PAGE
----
Bigger is smarter is better. That's the conventional wisdom for why the human brain gradually became three times larger than the ancestral brain.
"But bigger brains were not generally smarter brains," said neurobiologist William H. Calvin at the American Association for the Advancement of Science meeting in Washington, D.C. on Friday, Feb. 18. "Thanks to the archaeologists, we know that our ancestors went through two periods, each lasting more than a million years, when toolmaking techniques didn't gradually improve, despite a lot of gradual brain size increase."
Field school alert This was sent to us by a colleague. Sounds pretty good as students even get paid for working.
Please let your students know about a paid internship opportunity sponsored by
the National Science Foundations Research Experiences for Undergraduates (REU)
program and the University of Michigan. Students will participate in archaeological field work and undertake their own research project, which will become a component of a public outreach project at the Homolovi Ruins State Park in northeastern Arizona. This program is an exciting collaboration between archaeologists with long-term research interests in the Homol'ovi area and museum studies professionals.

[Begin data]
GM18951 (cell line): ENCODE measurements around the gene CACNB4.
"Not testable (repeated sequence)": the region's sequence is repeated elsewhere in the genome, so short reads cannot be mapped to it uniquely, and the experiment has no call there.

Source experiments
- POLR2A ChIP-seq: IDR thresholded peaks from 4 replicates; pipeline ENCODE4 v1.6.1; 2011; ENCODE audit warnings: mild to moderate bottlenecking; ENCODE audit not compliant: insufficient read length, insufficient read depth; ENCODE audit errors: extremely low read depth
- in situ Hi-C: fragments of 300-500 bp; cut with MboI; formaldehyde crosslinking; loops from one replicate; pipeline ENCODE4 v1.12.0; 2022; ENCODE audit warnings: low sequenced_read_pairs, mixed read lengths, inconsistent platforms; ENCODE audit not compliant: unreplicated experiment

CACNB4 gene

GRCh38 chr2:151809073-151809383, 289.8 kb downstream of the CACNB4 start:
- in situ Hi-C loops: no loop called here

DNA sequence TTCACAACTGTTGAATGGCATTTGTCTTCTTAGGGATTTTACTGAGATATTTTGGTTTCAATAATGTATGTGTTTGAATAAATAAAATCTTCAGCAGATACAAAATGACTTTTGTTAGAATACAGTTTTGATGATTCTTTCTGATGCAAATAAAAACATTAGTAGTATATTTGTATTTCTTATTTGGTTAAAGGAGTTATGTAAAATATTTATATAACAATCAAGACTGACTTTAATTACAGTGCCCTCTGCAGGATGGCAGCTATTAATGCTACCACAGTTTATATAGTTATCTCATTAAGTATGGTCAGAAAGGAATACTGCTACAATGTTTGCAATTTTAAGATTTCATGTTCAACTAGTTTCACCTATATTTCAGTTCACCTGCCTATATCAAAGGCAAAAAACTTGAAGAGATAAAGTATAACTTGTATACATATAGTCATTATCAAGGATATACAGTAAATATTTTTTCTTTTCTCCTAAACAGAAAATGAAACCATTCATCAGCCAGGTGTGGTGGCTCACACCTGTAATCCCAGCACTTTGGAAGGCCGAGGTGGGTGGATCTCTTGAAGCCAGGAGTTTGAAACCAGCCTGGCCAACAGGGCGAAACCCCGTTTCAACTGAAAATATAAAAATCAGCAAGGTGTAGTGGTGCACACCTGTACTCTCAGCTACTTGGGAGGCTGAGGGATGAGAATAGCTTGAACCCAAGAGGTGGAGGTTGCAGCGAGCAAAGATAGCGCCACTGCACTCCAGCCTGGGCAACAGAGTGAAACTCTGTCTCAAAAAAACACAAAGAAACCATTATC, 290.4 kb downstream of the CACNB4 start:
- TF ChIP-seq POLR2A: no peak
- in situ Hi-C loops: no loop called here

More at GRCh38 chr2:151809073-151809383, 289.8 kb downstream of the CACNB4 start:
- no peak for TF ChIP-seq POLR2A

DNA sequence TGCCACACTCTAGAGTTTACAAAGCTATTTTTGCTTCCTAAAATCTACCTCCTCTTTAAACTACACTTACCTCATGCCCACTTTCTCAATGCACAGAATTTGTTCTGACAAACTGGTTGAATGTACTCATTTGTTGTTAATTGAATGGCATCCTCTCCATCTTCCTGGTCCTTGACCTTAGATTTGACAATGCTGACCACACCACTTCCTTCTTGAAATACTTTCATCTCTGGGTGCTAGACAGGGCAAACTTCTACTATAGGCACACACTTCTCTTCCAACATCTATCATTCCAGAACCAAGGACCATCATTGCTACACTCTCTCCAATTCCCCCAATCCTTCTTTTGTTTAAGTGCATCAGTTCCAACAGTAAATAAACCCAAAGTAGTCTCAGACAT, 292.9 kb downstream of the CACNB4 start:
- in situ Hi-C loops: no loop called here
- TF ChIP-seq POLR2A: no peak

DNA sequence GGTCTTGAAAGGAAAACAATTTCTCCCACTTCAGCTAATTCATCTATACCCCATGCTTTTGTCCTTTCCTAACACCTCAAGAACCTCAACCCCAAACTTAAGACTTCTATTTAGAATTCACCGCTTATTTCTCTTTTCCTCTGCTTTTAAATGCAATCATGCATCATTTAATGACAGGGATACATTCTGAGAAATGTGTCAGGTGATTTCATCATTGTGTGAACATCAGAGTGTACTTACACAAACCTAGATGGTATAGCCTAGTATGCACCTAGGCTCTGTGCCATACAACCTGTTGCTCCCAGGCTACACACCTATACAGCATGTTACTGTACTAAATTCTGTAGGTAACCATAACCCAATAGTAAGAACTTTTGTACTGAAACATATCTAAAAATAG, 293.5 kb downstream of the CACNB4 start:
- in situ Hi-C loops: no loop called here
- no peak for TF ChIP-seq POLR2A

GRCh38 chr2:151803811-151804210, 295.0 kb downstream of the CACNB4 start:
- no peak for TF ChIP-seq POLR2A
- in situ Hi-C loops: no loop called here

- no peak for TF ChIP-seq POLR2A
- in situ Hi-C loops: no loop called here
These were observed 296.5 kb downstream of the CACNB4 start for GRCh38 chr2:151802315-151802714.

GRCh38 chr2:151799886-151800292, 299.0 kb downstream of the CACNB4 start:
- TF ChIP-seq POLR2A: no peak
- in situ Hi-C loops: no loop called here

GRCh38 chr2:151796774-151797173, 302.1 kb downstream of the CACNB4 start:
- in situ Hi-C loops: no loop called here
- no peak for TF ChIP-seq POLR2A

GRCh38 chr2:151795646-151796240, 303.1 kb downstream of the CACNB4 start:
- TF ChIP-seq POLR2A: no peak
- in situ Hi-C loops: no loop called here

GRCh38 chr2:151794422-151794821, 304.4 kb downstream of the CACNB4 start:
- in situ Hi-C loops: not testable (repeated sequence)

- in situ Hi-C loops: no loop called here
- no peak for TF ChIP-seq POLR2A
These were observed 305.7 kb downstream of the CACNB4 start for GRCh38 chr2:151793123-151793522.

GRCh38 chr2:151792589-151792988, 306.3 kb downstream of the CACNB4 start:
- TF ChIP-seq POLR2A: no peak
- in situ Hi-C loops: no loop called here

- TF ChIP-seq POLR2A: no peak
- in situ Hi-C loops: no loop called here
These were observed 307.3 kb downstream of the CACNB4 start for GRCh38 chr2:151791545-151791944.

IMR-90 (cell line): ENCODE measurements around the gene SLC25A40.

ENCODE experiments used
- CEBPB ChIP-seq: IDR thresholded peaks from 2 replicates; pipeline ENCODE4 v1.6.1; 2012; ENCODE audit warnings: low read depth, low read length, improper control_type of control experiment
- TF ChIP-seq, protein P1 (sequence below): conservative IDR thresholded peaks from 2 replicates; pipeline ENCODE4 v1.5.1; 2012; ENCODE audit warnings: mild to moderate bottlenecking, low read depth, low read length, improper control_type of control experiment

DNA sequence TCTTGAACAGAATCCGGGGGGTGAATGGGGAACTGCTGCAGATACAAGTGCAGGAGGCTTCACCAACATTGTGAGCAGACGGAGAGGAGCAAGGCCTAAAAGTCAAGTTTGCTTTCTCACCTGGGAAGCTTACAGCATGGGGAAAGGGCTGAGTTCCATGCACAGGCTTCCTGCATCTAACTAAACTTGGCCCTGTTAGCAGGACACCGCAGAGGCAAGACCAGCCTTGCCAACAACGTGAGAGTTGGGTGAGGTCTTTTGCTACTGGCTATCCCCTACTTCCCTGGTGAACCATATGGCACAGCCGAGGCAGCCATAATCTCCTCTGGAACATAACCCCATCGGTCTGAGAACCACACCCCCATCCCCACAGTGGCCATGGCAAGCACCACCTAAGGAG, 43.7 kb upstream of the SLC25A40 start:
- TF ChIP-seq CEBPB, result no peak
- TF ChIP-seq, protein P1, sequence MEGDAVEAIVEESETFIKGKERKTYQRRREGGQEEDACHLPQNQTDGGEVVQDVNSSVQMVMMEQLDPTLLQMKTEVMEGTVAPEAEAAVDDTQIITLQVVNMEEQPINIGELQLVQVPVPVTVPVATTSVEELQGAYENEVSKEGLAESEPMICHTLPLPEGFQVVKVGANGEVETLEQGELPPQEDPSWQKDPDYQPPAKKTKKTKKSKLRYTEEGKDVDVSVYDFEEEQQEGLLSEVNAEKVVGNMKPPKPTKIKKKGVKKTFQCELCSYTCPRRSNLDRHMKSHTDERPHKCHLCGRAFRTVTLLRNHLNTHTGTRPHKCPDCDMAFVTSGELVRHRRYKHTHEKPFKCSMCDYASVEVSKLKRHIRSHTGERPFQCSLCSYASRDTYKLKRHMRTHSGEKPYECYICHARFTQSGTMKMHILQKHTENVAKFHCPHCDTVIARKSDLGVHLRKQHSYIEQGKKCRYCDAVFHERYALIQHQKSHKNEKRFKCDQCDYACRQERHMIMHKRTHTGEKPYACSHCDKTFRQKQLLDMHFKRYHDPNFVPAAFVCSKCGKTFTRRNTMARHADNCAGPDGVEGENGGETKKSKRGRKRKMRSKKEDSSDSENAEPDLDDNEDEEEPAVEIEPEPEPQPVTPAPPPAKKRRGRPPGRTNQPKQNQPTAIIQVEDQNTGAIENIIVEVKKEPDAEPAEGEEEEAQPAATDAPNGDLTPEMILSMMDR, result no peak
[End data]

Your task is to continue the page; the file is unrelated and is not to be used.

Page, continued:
Here is website address for information and an application (due April 1,
You can also find the information on the Museum of Anthropology website at http://www.lsa.umich.edu/umma, go to the faculty and student resources, then field training opportunity, then Homol'ovi Undergraduate Research Opportunities Program.